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SEPTEMBER 15, 2008
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SCBJ / JOHN WOLCOTT 
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Three Tulalip-carved totem poles greet visitors in the lobby of the new Tulalip Resort Hotel, where Brett Magnan is executive vice president and the proponent behind the hotel’s new Tulalip Hospitality culture.

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Snohomish County Business Journal/JOHN WOLCOTT The Tulalip Tribes “story” poles in the hotel’s lobby get a lot of attention from guests. A view from the second-floor balcony offers a fresh perspective.

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Snohomish County Business Journal/JOHN WOLCOTT Past the welcoming story poles in the lobby of the hotel is the reception desk, with restaurants and the casino to the right and the conference center and pool to the left.

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Snohomish County Business Journal/JOHN WOLCOTT Tulalip Resort Hotel’s 15,000-square-foot main ballroom can seat more than 1,000 people, plus there is a smaller 5,000-square-foot ballroom and two executive board rooms, making the hotel the largest convention center between Seattle and Vancouver, B.C. Conventions at Tulalip already are booked to 2011, with tentative sign-ups logged into 2013.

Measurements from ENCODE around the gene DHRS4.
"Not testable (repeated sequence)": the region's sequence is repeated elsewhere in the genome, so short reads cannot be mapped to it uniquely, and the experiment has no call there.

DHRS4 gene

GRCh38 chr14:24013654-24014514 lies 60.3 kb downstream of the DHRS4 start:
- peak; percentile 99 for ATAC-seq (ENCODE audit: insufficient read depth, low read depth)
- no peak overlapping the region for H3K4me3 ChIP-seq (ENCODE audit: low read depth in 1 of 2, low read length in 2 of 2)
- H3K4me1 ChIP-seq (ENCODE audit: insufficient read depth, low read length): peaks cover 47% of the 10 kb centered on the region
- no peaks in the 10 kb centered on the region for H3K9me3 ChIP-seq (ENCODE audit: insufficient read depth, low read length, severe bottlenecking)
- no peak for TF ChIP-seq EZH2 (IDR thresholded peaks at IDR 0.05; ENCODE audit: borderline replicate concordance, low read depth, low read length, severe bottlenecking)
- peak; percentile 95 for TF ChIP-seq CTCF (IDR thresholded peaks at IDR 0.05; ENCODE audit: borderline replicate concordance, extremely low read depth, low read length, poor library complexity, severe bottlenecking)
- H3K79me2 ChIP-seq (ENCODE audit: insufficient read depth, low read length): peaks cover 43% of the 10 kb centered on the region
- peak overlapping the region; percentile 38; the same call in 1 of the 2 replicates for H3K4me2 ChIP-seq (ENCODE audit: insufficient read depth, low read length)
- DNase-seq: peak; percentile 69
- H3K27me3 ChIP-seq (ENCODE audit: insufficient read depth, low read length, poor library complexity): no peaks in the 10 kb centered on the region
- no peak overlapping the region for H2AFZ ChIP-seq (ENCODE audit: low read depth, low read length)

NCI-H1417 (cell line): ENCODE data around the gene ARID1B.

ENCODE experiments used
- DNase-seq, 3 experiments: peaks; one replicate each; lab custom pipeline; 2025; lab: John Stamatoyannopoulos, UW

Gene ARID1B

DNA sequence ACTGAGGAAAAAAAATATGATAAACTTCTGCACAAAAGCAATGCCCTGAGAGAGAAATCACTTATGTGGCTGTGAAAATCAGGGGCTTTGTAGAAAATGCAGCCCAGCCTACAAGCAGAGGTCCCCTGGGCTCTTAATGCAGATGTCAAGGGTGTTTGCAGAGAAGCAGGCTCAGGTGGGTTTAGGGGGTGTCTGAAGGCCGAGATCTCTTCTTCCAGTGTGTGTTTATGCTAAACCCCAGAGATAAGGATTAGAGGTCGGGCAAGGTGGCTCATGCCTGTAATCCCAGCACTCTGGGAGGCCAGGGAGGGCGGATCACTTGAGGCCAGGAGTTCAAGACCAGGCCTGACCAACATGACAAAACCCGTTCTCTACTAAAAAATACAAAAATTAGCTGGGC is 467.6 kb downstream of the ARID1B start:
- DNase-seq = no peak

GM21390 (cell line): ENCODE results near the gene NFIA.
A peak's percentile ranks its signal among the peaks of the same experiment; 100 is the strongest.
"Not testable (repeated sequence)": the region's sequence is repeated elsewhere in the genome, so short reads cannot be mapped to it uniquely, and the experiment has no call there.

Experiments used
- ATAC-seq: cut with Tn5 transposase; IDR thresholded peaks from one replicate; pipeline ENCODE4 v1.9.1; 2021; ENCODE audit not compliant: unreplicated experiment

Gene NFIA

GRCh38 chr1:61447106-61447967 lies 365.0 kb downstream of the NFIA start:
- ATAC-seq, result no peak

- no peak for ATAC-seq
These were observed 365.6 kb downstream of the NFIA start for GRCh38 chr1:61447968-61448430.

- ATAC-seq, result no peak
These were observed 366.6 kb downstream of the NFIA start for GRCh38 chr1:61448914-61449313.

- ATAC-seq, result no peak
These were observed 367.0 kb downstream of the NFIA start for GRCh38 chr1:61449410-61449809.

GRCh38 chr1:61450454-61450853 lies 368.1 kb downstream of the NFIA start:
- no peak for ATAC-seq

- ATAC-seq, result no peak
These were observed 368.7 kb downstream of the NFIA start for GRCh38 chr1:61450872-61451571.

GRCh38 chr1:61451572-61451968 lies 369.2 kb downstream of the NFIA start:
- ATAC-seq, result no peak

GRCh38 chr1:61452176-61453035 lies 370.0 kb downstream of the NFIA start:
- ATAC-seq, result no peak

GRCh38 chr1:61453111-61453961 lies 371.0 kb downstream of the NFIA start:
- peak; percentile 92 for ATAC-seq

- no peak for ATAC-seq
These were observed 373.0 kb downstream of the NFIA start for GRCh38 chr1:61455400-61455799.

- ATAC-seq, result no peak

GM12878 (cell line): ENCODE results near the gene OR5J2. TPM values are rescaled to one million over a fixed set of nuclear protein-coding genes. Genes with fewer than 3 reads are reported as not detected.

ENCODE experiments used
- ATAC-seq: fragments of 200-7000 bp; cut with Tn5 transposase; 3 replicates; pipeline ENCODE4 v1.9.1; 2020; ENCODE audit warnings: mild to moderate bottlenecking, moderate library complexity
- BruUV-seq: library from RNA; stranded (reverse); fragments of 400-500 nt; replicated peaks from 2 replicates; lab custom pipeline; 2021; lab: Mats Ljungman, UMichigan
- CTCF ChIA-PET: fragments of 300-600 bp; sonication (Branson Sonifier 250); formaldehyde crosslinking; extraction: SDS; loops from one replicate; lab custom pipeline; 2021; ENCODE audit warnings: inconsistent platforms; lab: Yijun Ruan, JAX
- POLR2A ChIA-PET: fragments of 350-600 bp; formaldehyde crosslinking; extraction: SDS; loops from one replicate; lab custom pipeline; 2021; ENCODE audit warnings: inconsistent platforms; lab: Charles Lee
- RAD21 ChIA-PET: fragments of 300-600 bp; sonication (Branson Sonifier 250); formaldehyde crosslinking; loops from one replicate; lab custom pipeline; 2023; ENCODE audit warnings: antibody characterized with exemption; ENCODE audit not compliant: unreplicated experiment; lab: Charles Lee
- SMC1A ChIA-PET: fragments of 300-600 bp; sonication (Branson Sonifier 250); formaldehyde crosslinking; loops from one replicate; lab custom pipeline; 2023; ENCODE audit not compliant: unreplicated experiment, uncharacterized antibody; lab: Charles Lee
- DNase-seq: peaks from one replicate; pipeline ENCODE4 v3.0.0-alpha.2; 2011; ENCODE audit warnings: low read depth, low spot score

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Snohomish County Business Journal/ JOHN WOLCOTT The hotel’s landscaped pool provides a setting for weddings, conventions and breakout sessions as well as for the comfort and enjoyment of guests.

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Snohomish County Business Journal/JOHN WOLCOTT Quality gifts sold at the hotel include reminders of the rich heritage of Native Americans, as well as artwork, pottery and a variety of decorative home items and clothing.

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tuallilp spa
 
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John Wolcott, Editor
jwolcott@scbj.com
Dave Clark, Assistant Editor
dclark@scbj.com
Published: Saturday, August 30, 2008

New hotel promotes Tulalip hospitality

The success story of the $130 million, 12-story Tulalip Resort Casino Hotel that held its grand opening in mid-August is essentially a story about exceeding expectations.